Wednesday, 22 June 2011


Nothing Like the Sun by Hannah Groff & Jason Glenwright
Recycled PVC and solar powered LEDs are manipulated to form this zero power consuming, glowing silhouette of Australia’s most famous architectural structure, the Sydney Opera House. This environmentally friendly piece is charging its solar energy power source during the day to emerge glowing at night and changing as it consumes the solar energy and flickers through its nightlife to eventually turn off for the day.
Visualisation artist Hannah Groff and Queensland theatre lighting designer Jason Glenwright have created Nothing Like the Sun. Groff is a Qld College of Art graduate and Digital Design award winner. She has exhibited in Hamburg, Vermont & Melbourne. Glenwright is QUT Fine Arts graduate and theatre lighting producer with QTC, Bell Shakespeare, La Boite, QPAC and others. He is a multiple Matilda Award nominee, including for Best Emerging Artist.
Carnivlux by Andrew Daly & Katharine Fife
Walk beneath this field of hanging lights to inspire a journey back into the childhood, dreamlike world of the carnival. Experience a place of wonder in this multi-coloured city sanctuary. Suspended and eclectic lights with varying lamp shades give Carnivlux the atmosphere of a collection of memories that everyone can enjoy and experience. The programmable LED lights are 80% more energy efficient than traditional bulbs and are readily available.
Vivid Sydney 2009 People’s Choice winner Andrew Daly and design collaborator Katharine Fife are emerging installation artists and working designers based in Sydney. Fife is completing a Bachelor of Design in Architecture at the University of Sydney. Daly completed his Bachelor of Design in Architecture with Honours and Masters of Architecture with Honours and was awarded the University Medal. Andrew exhibited in Singapore last year.
Web of Light by Ruth McDermott & Ben Baxter
Highlighting the beauty and mystery of a web, cut glass beads refract natural and artificial light to mimic water on a web. It reflects on the battle between nature and the built environment. Where skyscrapers dominate, nature finds a way to create its own structures. The web comes to life with a ray of sun or a pin-point LED on the raindrops defining the unseen to delight day and night.
Award winning, internationally recognised artist Ruth McDermott specialises in site specific installations. Her work is in the Powerhouse Museum collection and she has exhibited in Oslo, Seattle, Verona, Tokyo, Milan and Australia. Ben Baxter is an emerging artist specialising in light and public artwork. He has a Fine Arts Degree from COFA, a Masters of Industrial Design from UNSW and is studying a Masters of Illumination Design at Sydney University.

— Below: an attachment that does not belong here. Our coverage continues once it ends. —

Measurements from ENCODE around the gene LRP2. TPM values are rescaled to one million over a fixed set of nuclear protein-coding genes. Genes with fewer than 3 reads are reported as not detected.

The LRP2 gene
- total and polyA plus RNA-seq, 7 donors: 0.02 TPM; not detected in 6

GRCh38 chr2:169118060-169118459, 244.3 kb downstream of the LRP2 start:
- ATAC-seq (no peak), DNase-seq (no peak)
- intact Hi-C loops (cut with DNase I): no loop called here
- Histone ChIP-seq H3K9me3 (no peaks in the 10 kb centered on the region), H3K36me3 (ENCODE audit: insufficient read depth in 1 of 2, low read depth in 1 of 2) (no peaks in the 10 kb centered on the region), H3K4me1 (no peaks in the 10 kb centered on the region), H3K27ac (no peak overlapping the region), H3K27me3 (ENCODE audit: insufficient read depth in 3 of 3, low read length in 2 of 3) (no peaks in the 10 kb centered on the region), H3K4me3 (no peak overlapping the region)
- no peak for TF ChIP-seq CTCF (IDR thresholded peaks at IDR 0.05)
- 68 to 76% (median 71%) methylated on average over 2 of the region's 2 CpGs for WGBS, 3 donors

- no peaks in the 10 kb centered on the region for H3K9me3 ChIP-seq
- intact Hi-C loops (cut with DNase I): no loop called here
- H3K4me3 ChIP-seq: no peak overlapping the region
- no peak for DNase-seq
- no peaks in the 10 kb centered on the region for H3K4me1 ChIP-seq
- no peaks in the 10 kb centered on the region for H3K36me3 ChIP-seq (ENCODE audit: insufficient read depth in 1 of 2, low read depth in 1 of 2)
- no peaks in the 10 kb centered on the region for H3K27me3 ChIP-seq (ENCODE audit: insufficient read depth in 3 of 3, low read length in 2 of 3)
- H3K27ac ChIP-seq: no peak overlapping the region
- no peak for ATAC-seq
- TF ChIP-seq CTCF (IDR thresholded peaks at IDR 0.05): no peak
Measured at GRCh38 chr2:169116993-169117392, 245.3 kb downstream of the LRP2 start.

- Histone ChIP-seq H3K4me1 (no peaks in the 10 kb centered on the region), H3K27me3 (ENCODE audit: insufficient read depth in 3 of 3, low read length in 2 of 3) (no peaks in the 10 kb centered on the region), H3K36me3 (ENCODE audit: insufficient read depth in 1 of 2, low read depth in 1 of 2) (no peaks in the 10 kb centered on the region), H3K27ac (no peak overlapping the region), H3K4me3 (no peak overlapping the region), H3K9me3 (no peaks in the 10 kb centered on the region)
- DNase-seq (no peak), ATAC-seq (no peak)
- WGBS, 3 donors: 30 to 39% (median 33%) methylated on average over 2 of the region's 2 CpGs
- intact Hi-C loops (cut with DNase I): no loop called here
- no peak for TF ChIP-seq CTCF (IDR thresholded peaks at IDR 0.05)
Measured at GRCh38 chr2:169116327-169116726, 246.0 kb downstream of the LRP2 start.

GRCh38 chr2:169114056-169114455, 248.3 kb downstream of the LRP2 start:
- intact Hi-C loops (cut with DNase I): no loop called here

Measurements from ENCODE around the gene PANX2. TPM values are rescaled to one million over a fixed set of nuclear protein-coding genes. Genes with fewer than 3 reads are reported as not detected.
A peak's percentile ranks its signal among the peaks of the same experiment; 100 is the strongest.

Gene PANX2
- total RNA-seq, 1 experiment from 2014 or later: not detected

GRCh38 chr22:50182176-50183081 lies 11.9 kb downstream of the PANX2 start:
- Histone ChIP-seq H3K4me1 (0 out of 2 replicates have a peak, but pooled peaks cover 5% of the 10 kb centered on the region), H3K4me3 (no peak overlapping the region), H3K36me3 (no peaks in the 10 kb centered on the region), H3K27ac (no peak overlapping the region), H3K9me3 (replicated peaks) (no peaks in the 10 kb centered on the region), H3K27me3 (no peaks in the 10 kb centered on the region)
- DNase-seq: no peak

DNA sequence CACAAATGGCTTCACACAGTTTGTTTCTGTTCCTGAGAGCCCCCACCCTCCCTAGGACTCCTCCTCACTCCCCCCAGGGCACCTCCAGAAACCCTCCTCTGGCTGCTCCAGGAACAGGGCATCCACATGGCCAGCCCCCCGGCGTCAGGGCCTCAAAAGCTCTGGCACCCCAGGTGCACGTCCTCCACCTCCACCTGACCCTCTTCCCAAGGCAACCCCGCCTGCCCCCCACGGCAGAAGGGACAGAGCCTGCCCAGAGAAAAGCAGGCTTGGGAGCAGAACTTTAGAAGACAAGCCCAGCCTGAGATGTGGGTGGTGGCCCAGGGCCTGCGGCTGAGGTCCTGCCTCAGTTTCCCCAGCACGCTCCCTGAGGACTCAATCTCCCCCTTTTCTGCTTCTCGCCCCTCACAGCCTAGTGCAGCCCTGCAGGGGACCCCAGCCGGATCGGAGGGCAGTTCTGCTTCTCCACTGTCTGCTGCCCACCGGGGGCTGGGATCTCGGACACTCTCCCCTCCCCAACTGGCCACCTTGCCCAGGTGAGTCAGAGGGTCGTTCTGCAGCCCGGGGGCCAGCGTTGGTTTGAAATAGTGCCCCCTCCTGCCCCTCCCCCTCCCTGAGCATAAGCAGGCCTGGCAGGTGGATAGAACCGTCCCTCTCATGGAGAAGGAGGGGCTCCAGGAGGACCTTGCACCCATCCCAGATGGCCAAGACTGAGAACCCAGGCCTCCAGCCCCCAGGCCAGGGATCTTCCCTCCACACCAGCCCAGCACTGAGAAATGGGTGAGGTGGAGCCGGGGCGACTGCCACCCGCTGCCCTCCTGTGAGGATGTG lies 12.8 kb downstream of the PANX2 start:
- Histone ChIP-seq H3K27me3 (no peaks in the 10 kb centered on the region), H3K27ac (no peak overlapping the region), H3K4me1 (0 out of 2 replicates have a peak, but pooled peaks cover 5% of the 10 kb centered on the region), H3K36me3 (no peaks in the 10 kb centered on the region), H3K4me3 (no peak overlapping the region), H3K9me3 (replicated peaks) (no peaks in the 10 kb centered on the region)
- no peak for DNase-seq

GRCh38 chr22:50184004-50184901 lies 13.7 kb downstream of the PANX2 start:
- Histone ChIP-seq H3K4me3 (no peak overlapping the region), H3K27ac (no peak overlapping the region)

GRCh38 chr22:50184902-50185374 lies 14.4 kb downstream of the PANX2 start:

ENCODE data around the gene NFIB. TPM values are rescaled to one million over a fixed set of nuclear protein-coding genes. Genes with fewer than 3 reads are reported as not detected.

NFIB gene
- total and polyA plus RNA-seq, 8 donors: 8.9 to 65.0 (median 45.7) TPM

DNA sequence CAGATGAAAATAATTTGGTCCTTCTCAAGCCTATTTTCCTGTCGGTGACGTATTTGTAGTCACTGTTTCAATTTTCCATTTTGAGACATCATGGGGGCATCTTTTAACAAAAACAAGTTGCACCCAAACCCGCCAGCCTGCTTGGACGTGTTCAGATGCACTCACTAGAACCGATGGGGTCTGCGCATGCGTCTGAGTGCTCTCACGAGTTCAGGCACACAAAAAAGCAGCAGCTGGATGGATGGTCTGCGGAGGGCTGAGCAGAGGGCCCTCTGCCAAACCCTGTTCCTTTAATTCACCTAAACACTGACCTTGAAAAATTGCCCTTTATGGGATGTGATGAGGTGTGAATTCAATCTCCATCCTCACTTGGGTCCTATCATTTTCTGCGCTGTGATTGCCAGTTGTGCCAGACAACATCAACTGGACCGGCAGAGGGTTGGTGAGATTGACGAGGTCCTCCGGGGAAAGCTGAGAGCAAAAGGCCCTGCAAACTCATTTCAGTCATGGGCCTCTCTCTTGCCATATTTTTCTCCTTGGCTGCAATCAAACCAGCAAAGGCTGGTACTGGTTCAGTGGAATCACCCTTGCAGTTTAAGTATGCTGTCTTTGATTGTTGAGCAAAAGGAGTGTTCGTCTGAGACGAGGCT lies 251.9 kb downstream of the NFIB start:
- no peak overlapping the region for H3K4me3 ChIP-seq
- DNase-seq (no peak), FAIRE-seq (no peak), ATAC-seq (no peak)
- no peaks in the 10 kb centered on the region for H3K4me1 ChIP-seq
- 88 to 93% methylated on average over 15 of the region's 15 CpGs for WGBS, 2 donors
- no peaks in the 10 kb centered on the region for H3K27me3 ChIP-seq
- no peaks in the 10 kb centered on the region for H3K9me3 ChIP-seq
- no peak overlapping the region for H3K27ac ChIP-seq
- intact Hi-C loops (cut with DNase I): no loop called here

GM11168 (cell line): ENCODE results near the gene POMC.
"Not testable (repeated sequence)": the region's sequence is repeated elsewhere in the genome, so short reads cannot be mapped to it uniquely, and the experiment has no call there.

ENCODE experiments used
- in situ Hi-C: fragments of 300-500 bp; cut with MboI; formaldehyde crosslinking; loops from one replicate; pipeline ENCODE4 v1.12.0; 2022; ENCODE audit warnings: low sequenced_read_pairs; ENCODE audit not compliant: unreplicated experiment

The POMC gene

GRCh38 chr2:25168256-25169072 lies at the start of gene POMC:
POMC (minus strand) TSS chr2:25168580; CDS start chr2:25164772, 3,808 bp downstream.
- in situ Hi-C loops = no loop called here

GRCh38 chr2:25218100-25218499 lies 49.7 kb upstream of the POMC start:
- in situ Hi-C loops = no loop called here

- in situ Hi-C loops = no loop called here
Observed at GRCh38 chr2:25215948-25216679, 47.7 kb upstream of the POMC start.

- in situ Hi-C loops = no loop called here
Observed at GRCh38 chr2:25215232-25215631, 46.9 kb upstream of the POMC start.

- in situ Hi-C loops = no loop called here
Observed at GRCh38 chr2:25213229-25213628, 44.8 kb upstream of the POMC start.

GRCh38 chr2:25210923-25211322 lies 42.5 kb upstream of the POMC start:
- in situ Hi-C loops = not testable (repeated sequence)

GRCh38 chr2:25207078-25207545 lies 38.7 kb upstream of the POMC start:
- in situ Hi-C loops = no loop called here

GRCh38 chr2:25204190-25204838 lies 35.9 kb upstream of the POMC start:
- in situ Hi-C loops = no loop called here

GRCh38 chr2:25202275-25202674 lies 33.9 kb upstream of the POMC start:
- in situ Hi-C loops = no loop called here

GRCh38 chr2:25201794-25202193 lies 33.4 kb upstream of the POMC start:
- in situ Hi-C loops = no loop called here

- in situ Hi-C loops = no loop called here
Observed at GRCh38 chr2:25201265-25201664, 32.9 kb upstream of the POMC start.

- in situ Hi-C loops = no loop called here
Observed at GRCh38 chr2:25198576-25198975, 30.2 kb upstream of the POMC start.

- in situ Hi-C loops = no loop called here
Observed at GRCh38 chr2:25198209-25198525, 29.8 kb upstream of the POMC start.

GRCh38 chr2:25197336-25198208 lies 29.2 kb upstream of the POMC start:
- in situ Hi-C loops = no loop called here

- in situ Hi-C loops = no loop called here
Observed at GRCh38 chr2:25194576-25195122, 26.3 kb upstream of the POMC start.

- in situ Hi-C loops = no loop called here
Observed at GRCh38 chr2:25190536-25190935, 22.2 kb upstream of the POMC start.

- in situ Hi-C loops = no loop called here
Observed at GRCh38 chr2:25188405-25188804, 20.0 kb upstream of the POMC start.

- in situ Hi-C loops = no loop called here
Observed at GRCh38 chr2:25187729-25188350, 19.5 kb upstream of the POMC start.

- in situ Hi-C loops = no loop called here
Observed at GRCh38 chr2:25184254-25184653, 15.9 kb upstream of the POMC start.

Public Art Pencil by Paul Johnson & Gail Mason
Come On – Give It A Go! This low energy installation allows children and adults alike to draw temporary artwork in laser light on a giant sketchpad. Use the oversized laser pencil to create ephemeral images at night. The glowing images have a life-span of several minutes and as they fade more can be drawn over the top, creating depth.
Queensland based, Kiwi artistic duo Paul Johnson and Gail Mason combine their sculptural, design and horticultural passions in public art projects throughout Australia, New Zealand and Malaysia through their partnership Artventure. Paul graduated in Art & Art History at Auckland University, and went on to exhibit internationally, produce commissioned art and teach tertiary art. Gail trained at Wellington Polytechnic in Graphic and Industrial Design and later gained a certificate in Horticulture.


Dianne said...

They are all stunning but my favourite is "Nothing Like The Sun"
the jewelled colours superb!

J Bar said...

I had trouble getting any really good shots of Nothing Like The Sun but I didn't consider doing abstracts as you did. Good thinking. Carnivlux is one that I somehow completely missed. I like your Public Art Pencil shots too, especially the family shot.

Hannah-Kay said...

Hi Anne, its Hannah from 'Nothing Like the Sun'. Love the photos! Its so interesting to see how people interpreted the piece with photography (especially since you needed flashes to light it up)Thanks for the write-up :)

Pierre BOYER said...

Marvelous colors and lights...
As always !
Regards from France,